Can multinationals help ‘insure’ a better world?
For employee benefits providers and private healthcare companies, accessing new markets has traditionally been based on a ‘push model’, ie, lobbying governments in developing and emerging markets to provide access to multi-national companies based in or with offices in the country. Now, the tables are beginning to turn. Governments and domestic regulators are increasingly welcoming an influx of private providers amid is a growing realisation that these providers can help improve risk management, standardise services and increase access to improved wellness and healthcare provision.
As the World Health Organisation highlights, health outcomes are highly responsive to healthcare investments. Governments are increasingly recognising that allowing access to private healthcare can reduce the burden on the state and leads to higher overall investment in preventative wellness solutions as well as healthcare treatments – all of which offers massive societal benefits.
Governments are opening markets also because they believe local organisations can learn from the big multinational institutions and in some cases because they believe existing local providers’ risk appetites can pose a problem.
This is clear in China where the insurance industry is expected to be a major beneficiary of the leadership’s recent announcement to lift the cap on foreign ownership in financial firms. Eunice Tan, an analyst at Standard & Poor’s Global Ratings highlighted: “The Chinese insurance sector’s risk management remains in the developing stage, and thus would benefit from a greater influx of overseas practices and professional personnel1.” There is a belief that the multinational’s ability to effectively manage risk will moderate local market companies’ appetites for high-yield, short-term life insurance and other investment products.
There can be a tension between ‘big business’ and local market operators when it comes to competition, but increasingly, across the globe, we see freer market access resulting in a rise in standards. Indeed, as EY highlights in Africa: “The growing presence of international insurers is positive for the region as it tends to bring in relevant expertise, … driving healthy growth and competition in the market.”
It’s important to remember however, that this process is not, by any means, a one-way street. Larger multinational operators can often learn from the agility and innovation of smaller local players. We often see multinationals seeking to work with local partners who understand the ins and outs of a particular country’s regulatory and welfare provision systems and both parties can benefit from such knowledge sharing.
“If you care about the NHS, you should pay for private healthcare.”
Are these developments good for local infrastructure?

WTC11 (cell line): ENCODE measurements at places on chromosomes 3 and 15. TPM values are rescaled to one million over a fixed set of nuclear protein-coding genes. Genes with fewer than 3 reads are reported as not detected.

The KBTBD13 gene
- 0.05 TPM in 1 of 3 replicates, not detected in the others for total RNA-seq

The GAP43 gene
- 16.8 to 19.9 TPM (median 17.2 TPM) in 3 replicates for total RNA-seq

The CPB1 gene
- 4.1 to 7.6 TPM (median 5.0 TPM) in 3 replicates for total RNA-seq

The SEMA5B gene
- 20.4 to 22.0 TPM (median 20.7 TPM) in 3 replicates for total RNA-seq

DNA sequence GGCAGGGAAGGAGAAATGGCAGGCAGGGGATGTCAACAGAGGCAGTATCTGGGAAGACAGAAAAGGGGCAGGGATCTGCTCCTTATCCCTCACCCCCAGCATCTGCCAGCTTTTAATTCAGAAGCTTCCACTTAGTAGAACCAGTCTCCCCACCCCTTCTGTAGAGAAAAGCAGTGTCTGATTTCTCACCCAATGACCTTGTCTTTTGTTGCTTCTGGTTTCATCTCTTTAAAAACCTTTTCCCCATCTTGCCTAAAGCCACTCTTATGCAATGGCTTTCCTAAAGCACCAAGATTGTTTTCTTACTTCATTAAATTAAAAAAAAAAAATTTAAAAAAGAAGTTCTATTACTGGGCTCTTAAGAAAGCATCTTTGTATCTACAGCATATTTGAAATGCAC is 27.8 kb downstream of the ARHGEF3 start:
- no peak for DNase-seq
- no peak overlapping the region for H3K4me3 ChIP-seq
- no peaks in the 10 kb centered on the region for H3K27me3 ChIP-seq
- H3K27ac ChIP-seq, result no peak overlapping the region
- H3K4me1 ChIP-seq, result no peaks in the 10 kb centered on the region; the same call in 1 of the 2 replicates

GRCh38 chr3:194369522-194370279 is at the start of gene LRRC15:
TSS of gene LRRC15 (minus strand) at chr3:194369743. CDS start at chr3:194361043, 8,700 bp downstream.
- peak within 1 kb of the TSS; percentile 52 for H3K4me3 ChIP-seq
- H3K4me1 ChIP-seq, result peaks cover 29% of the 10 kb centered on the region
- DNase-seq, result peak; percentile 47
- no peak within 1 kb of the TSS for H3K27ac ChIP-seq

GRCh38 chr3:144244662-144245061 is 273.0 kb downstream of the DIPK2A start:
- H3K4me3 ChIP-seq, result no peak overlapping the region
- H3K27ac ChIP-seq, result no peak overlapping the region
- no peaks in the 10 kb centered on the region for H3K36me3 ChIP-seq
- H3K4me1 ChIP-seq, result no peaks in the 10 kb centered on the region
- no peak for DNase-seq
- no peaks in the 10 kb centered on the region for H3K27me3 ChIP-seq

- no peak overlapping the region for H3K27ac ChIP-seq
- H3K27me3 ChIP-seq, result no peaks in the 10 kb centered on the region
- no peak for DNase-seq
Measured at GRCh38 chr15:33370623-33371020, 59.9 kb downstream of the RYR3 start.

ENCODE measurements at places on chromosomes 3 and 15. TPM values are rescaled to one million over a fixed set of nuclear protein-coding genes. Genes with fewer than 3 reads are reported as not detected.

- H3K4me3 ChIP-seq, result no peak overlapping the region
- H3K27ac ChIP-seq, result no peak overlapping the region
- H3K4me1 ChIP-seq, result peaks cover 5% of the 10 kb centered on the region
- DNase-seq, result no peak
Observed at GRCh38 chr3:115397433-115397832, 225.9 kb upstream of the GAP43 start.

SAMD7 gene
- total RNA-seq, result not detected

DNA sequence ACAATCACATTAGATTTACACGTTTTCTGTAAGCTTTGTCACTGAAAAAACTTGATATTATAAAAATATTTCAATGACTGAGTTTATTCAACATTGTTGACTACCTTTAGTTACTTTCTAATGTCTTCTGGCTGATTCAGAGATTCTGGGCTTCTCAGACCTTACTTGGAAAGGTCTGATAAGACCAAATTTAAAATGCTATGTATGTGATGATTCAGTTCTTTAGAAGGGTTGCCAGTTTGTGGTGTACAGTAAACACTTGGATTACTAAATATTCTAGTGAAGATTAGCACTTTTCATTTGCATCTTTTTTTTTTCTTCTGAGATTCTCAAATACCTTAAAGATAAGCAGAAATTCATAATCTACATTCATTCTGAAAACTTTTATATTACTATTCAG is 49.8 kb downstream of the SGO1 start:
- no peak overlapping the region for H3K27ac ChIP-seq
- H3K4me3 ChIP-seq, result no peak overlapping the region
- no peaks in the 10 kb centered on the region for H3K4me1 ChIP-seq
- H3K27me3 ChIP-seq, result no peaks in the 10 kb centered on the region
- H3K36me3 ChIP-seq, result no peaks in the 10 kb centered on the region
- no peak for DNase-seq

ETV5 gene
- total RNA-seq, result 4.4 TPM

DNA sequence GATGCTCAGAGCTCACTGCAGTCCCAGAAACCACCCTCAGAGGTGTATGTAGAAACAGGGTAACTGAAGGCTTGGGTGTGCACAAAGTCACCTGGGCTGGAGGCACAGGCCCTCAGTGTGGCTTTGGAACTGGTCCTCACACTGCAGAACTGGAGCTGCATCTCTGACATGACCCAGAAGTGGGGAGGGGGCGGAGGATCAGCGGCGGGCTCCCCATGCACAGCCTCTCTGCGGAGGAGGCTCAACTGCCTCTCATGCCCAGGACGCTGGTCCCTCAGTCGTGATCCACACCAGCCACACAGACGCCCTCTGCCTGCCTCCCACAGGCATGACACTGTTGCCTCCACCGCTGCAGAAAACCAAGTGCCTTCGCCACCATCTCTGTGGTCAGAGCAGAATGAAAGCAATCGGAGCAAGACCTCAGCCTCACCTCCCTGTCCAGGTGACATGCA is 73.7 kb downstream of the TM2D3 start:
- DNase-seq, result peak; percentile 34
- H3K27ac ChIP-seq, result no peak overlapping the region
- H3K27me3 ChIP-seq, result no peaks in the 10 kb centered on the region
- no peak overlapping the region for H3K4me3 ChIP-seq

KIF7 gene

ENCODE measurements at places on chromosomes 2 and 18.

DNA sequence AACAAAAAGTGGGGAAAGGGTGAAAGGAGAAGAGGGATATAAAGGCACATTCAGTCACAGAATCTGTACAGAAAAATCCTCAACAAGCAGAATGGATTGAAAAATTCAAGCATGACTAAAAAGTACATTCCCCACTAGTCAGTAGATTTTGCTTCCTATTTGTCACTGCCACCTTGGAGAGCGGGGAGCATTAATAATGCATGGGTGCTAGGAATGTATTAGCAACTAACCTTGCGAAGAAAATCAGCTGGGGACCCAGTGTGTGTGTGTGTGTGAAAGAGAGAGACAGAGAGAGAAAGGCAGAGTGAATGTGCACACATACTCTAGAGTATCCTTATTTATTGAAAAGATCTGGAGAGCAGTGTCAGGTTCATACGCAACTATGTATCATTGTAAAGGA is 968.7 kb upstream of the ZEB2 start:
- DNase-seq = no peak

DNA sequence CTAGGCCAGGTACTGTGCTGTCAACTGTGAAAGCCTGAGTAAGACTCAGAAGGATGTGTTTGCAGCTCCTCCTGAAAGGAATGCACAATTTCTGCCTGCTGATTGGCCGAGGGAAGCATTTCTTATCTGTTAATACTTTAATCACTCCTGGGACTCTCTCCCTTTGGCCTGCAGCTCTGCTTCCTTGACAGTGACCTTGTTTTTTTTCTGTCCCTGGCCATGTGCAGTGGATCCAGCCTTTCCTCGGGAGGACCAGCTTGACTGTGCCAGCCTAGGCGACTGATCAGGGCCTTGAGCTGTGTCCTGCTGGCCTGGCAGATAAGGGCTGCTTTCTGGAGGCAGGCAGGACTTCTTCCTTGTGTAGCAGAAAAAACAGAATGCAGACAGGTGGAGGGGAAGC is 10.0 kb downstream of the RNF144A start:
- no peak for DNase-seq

The desire of global insurers to integrate blockchain technology – the transparent and responsive management of transactions in a digital format – as a fixture of the industry infrastructure will also have a positive outcome for emerging markets. The introduction of smart contract systems will reduce the requirement for documentation and manual checks allowing for much faster settlement – helping both the insured and the insurer.
A contract would first be recorded and verified on the blockchain, which would then ensure that only valid healthcare or benefits claims are paid. Once the specified criteria are met, the blockchain would trigger automatic payment of the claims without human intervention, significantly increasing the speed of resolving a claim.
Economies opening to global players in future will benefit from access to the latest technology infrastructure, avoiding the teething problems and software issues that have been problematic for many providers in more developed economies, where they have struggled with using endless quick fixes and patches to keep their systems running.
Blockchain will improve the experience of individual employees travelling or working around the globe in another way too – they will also be able to track who is accessing their personal data with verification registered on the blockchain. For sensitive data such as a person’s health records, it will be possible to verify data and securely forward it to relevant treatment facilities and employers’ insurers.
Looking to the future
Regulators increasingly recognise how best practice operational models adopted by global insurers and employee benefits providers can improve local market standards. The advantages are also being felt at a macro level through more stringent risk management procedures. At a micro level, patient outcomes are improved because insurers invest in local medical facilities, which reduces the cost of moving patients to other countries for treatment. Cost remains the biggest health care issue facing most countries, but the introduction of globalised healthcare solutions and an increasing switch in the burden from state provision to privately funded solutions can benefit the most vulnerable in society.